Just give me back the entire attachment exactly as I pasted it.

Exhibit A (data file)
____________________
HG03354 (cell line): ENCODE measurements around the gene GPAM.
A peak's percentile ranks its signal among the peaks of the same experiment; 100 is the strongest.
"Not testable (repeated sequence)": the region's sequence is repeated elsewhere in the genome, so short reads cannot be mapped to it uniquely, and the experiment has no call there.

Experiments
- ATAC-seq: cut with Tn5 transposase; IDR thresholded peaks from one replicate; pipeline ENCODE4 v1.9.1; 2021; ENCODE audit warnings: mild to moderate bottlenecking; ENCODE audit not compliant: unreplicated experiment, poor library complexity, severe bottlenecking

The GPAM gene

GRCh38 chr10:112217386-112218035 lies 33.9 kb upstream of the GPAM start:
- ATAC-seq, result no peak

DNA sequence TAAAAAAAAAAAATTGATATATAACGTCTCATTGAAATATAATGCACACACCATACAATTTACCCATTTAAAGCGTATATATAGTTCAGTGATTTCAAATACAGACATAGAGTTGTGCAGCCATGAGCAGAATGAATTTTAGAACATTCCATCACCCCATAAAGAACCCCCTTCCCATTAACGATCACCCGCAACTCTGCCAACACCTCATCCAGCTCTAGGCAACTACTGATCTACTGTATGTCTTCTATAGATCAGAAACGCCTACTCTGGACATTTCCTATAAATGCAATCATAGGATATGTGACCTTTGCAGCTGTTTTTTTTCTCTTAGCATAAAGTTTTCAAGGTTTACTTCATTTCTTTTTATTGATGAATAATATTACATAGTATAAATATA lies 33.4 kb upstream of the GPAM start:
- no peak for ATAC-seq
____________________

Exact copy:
HG03354 (cell line): ENCODE measurements around the gene GPAM.
A peak's percentile ranks its signal among the peaks of the same experiment; 100 is the strongest.
"Not testable (repeated sequence)": the region's sequence is repeated elsewhere in the genome, so short reads cannot be mapped to it uniquely, and the experiment has no call there.

Experiments
- ATAC-seq: cut with Tn5 transposase; IDR thresholded peaks from one replicate; pipeline ENCODE4 v1.9.1; 2021; ENCODE audit warnings: mild to moderate bottlenecking; ENCODE audit not compliant: unreplicated experiment, poor library complexity, severe bottlenecking

The GPAM gene

GRCh38 chr10:112217386-112218035 lies 33.9 kb upstream of the GPAM start:
- ATAC-seq, result no peak

DNA sequence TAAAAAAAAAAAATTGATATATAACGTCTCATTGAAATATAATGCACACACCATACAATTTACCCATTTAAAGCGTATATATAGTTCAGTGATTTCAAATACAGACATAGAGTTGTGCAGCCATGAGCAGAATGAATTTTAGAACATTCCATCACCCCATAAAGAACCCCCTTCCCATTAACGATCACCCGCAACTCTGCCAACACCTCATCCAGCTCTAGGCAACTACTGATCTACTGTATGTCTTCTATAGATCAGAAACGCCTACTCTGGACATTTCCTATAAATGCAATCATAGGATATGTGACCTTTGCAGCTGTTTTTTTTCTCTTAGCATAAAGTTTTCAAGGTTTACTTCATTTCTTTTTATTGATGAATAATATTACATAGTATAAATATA lies 33.4 kb upstream of the GPAM start:
- no peak for ATAC-seq